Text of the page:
I have interviewed potential franchisees who have asked, “How much cash should we be taking out of the business?” or “How much do your franchisees take?” Our answer is always the same – none. Not declaring income is stupid and we would never encourage them to do it. Not only does it put them at risk but there are other implications, too. If they’re not banking all their income, how do they borrow to buy a house? And when the time comes to sell their business, they’re going to get a lower price and less capital gain because they haven’t declared all their income.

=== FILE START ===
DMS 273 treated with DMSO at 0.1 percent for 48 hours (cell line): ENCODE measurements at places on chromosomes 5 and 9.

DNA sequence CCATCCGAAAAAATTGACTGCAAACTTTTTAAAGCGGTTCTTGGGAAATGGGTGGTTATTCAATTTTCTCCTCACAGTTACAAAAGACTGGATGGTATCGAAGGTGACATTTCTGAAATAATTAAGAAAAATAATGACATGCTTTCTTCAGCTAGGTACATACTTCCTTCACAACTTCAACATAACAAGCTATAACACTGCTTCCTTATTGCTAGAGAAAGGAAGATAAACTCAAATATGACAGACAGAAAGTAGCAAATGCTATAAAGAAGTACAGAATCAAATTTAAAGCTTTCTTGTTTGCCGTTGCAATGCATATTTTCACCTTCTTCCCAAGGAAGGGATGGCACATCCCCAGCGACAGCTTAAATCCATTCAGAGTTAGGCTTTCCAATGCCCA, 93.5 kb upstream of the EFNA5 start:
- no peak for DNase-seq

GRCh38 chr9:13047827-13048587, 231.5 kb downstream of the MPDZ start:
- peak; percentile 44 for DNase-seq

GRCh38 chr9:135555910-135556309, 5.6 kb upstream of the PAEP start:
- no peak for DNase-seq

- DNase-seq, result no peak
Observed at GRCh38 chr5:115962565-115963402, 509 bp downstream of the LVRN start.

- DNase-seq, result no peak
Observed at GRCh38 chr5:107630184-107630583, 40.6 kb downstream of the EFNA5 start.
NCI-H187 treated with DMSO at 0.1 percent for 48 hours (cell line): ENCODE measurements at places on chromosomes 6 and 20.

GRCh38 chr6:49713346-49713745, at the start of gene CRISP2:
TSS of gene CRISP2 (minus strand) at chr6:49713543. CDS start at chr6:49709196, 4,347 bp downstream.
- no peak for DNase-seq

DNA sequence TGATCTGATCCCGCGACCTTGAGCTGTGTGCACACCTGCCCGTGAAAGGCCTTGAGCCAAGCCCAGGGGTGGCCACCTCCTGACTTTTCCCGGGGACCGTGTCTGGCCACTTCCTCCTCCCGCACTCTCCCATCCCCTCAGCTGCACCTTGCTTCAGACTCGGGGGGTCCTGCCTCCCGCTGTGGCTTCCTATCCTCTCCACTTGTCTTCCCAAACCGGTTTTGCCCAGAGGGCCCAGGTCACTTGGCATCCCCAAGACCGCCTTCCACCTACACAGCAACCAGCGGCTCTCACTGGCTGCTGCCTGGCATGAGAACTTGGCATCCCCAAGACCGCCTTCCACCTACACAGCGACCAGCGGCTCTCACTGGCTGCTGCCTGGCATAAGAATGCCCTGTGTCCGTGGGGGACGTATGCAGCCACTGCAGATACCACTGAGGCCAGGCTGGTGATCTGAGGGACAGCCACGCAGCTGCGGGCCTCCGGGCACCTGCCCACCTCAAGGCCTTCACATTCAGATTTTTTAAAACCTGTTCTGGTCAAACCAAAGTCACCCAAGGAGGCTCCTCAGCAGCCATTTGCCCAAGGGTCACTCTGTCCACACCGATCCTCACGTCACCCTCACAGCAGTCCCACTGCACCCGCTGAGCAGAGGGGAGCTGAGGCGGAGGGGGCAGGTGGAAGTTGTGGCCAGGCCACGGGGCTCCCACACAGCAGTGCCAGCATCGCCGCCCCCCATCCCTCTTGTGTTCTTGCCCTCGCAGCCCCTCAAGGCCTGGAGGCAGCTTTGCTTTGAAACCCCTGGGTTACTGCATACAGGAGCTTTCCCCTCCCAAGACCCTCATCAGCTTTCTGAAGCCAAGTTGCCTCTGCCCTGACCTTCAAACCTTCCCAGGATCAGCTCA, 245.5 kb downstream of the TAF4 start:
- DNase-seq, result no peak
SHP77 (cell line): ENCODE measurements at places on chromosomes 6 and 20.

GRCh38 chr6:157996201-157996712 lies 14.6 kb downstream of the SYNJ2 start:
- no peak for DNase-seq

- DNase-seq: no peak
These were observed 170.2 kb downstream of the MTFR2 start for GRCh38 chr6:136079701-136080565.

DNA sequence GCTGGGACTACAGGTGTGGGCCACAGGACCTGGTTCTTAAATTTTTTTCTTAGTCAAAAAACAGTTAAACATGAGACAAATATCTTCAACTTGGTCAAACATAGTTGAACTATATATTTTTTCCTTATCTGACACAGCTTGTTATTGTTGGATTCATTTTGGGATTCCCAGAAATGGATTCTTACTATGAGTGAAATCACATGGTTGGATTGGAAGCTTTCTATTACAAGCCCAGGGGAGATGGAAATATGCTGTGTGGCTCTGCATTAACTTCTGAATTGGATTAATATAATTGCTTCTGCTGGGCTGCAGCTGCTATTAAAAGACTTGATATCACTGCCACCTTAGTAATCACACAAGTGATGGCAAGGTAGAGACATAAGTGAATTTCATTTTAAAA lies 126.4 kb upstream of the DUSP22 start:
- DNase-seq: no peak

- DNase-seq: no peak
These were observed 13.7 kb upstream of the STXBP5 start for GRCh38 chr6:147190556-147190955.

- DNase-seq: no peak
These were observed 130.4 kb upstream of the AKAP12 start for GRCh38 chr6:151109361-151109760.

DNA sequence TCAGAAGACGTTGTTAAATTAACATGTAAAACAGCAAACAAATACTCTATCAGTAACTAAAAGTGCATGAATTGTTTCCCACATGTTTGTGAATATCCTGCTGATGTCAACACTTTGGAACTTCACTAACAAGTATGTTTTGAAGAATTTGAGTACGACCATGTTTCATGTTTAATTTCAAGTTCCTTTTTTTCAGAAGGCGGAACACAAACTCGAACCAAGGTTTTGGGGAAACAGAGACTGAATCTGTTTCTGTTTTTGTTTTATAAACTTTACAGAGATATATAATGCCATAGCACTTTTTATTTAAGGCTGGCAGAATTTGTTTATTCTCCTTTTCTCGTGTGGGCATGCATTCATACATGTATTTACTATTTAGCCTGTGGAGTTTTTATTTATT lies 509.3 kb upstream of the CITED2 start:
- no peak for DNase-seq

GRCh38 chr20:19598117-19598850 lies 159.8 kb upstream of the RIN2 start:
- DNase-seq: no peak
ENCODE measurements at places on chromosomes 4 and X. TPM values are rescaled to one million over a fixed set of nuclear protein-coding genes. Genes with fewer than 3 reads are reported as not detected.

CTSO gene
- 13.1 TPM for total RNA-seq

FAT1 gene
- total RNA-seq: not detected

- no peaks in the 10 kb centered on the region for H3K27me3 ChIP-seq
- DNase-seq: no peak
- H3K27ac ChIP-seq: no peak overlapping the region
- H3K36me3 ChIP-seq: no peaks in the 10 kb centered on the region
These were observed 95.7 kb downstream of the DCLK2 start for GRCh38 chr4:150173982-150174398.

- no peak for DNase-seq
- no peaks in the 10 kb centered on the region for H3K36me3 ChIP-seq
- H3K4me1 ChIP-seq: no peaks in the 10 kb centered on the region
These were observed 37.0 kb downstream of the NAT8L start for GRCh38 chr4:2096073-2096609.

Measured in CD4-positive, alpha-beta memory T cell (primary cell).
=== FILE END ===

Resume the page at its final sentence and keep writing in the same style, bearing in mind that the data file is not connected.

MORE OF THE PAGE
‘We can’t control what our franchisees do, of course, but I believe every franchisor should be encouraging their franchisees to abide by the law, run their business ethically and show franchisees how to make a good and legal return.’
This article first appeared in Franchise New Zealand magazine Volume 19 Issue 2